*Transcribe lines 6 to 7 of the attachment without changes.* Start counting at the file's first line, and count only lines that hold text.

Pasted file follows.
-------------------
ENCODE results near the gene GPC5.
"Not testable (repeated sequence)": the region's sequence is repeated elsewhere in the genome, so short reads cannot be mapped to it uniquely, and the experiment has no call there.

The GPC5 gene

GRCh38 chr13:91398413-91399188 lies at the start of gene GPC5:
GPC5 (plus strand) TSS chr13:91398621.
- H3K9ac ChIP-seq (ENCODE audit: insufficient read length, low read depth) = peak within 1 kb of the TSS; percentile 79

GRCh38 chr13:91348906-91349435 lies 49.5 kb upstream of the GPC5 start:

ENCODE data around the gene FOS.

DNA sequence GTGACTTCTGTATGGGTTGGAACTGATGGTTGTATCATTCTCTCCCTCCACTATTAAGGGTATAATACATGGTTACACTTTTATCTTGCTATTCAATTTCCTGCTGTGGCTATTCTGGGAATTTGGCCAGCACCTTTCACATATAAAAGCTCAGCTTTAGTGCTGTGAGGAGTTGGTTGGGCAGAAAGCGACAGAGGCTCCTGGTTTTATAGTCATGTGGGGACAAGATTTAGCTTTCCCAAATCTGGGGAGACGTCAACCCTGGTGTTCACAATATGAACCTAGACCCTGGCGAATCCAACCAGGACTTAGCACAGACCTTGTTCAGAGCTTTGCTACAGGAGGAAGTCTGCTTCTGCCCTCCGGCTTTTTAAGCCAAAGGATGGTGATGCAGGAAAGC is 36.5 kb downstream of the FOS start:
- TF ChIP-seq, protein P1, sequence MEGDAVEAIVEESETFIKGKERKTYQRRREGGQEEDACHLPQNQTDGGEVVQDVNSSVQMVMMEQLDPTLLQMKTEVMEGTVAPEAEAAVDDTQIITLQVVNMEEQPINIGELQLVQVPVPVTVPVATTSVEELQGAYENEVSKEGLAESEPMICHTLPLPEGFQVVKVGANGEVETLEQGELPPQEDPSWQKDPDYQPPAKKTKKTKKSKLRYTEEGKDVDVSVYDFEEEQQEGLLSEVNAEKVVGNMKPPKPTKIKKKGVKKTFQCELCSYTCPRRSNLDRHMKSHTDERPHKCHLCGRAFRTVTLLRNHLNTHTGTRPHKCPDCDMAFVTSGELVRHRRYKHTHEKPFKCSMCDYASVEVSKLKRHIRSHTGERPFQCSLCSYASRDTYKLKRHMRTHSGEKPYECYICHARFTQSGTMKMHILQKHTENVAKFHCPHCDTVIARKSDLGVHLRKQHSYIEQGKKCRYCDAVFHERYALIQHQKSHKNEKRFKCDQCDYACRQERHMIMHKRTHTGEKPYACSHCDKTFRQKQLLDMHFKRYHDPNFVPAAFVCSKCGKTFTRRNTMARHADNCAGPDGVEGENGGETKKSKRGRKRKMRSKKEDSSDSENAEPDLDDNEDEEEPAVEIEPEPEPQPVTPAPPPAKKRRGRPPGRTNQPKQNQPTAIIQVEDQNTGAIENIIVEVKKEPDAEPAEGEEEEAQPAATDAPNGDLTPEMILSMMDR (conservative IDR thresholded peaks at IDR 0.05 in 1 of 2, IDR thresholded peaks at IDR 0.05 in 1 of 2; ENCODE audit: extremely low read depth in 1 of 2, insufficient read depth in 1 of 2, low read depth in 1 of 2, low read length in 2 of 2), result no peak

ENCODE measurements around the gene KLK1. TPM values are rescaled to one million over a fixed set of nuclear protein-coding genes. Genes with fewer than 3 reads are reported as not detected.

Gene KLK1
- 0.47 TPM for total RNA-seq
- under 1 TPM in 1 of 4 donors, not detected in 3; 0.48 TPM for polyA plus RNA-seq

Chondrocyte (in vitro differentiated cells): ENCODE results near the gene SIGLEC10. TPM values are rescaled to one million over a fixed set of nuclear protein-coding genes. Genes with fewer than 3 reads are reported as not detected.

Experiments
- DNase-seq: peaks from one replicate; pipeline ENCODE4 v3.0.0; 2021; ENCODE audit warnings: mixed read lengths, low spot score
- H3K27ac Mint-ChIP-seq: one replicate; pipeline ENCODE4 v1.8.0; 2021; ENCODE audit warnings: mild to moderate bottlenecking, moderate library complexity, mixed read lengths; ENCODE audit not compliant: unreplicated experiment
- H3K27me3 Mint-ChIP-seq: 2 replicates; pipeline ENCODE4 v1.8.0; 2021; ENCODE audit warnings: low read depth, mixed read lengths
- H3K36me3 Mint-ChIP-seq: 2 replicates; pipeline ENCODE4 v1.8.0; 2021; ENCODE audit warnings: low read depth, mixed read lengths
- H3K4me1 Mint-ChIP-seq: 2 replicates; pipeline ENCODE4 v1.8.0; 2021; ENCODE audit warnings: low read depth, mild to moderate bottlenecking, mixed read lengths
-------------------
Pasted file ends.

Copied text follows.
- H3K9ac ChIP-seq (ENCODE audit: insufficient read length, low read depth) = peak within 1 kb of the TSS; percentile 79

GRCh38 chr13:91348906-91349435 lies 49.5 kb upstream of the GPC5 start: